TTAC and TrueDelta: Ready for Takeoff

Robert Farago
by Robert Farago
ttac and truedelta ready for takeoff

Welcome to the next step in the The Truth About Cars’ evolution: TrueDelta spec and pricing data. (If you don’t see a button marked “Get Nissan SE-R Spec V Pricing” above the SE-R review, click on “Classic” in the header, and then click on “Improved” in the top right corner of the header.) From now on, visitors can use TrueDelta data to check vehicle specifications, get new car prices and make an “apples to apples” price comparison to other models. It’s part of TTAC’s ongoing commitment to provide the web’s most trustworthy automotive content.

As many of you know, Michael Karesh is the man behind TrueDelta. Today’s integration is the culmination of a longstanding relationship between Michael and TTAC. From our first contact (comments and writing), we knew that Michael shared our ethics-driven goals and attention to detail. When we decided to offer more content for the 57 percent of TTAC’s daily visitors who are “in market” car buyers, we immediately thought of TrueDelta.

Michael and the programming team have done a terrific job coordinating TrueDelta’s software with TTAC's back end. We’re still playing around with a few widget placements and stress-testing the system, but TTAC can now give Edmunds, kbb and their ilk a decent run for their money when it comes to accurate, timely and user-friendly new car pricing data.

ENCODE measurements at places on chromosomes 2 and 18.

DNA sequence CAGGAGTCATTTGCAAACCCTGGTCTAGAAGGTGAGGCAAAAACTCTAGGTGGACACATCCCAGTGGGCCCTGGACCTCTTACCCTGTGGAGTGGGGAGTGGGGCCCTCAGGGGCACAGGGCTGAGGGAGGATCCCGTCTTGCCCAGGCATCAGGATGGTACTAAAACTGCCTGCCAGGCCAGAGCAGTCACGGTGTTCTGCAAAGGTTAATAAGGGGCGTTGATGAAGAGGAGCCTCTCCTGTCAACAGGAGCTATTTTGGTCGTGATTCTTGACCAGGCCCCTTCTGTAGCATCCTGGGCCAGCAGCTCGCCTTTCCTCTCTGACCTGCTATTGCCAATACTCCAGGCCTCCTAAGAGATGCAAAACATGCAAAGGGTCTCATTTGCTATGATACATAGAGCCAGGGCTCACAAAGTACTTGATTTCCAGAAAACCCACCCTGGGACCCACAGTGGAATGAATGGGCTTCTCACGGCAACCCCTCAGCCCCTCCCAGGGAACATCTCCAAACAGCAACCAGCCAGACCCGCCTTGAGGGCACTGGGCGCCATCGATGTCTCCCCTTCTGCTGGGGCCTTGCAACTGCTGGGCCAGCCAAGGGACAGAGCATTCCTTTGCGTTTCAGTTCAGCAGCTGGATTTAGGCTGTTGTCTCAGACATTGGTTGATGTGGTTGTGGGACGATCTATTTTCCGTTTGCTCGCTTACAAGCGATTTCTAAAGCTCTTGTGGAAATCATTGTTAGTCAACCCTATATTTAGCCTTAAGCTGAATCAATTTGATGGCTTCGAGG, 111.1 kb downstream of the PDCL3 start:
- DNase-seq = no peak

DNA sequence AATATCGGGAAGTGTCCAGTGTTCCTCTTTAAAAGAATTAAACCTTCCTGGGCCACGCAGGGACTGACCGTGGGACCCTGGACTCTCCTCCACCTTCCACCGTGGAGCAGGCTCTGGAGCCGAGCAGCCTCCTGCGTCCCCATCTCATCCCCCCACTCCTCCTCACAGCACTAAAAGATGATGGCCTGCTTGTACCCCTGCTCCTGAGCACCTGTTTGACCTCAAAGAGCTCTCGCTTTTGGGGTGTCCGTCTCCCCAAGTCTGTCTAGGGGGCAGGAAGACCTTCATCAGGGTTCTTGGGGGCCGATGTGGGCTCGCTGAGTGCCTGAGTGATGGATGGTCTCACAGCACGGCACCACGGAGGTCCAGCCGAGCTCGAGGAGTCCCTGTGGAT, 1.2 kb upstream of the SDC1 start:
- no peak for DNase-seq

Even as we smooth out any remaining rough edges, we’re looking to expand our services to these new car buyers, making it even easier for them to buy the right car at the right price. Meanwhile, rest assured that we will NOT be neglecting our “base:” the pistonheads who come here daily to engage in a discussion and dissection of all things automotive.

In the next few weeks, we’ll be adding a news blog. It won’t be as comprehensive as Autoblog or as funky as Jalopnik. We’ll scan the net for significant developments in automotive design, engineering, manufacturing and retail; and split the difference. We’ll help pistonheads surf the automotive gestalt without getting all knarly about it. Or something like that.

At the same time, I’ll soon be creating more podcasts. You may notice I haven’t uploaded an audio file in ages. That’s because anytime I create a TTAC podcast it automatically appears on the home page, and then the back end spits out a New Content Notification. When the programmers disenable (a.k.a. kill) that process, we’ll have a walled audio garden. Visitors who want notification of new podcasts can sign-up via TTAC or iTunes. Everyone else can carry on as normal.

And then there’s the TTAC forum, or lack thereof.

When Mr. Montgomery’s recent editorial challenged TTAC readers to debate global warming in a dignified way, you rose to the challenge magnificently. Anyone who visits this site regularly knows that our commentators are the automotive webspace’s best and brightest. While I enjoy feeding our prose to the wolves on a daily basis, it’s high time you had a larger territory to piss mark.